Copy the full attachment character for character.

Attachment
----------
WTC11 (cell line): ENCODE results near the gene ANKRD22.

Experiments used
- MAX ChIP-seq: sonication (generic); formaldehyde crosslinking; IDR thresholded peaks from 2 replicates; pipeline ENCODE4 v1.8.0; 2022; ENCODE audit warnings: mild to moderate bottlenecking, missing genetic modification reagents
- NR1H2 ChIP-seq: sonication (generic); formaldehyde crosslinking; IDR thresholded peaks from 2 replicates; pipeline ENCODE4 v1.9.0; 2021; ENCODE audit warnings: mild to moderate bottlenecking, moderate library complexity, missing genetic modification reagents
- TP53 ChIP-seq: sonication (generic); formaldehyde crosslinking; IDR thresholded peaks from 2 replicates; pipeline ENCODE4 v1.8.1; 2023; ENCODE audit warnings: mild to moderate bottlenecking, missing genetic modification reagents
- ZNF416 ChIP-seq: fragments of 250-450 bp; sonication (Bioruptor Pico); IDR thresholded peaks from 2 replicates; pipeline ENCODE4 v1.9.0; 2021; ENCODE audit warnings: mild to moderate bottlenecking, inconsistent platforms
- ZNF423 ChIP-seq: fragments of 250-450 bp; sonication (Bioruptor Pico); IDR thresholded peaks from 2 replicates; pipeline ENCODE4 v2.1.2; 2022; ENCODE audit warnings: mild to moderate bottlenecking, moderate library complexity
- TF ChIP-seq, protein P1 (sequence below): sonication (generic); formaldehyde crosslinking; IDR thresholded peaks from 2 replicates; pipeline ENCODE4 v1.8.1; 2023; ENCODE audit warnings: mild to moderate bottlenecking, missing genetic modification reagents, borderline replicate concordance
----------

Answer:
WTC11 (cell line): ENCODE results near the gene ANKRD22.

Experiments used
- MAX ChIP-seq: sonication (generic); formaldehyde crosslinking; IDR thresholded peaks from 2 replicates; pipeline ENCODE4 v1.8.0; 2022; ENCODE audit warnings: mild to moderate bottlenecking, missing genetic modification reagents
- NR1H2 ChIP-seq: sonication (generic); formaldehyde crosslinking; IDR thresholded peaks from 2 replicates; pipeline ENCODE4 v1.9.0; 2021; ENCODE audit warnings: mild to moderate bottlenecking, moderate library complexity, missing genetic modification reagents
- TP53 ChIP-seq: sonication (generic); formaldehyde crosslinking; IDR thresholded peaks from 2 replicates; pipeline ENCODE4 v1.8.1; 2023; ENCODE audit warnings: mild to moderate bottlenecking, missing genetic modification reagents
- ZNF416 ChIP-seq: fragments of 250-450 bp; sonication (Bioruptor Pico); IDR thresholded peaks from 2 replicates; pipeline ENCODE4 v1.9.0; 2021; ENCODE audit warnings: mild to moderate bottlenecking, inconsistent platforms
- ZNF423 ChIP-seq: fragments of 250-450 bp; sonication (Bioruptor Pico); IDR thresholded peaks from 2 replicates; pipeline ENCODE4 v2.1.2; 2022; ENCODE audit warnings: mild to moderate bottlenecking, moderate library complexity
- TF ChIP-seq, protein P1 (sequence below): sonication (generic); formaldehyde crosslinking; IDR thresholded peaks from 2 replicates; pipeline ENCODE4 v1.8.1; 2023; ENCODE audit warnings: mild to moderate bottlenecking, missing genetic modification reagents, borderline replicate concordance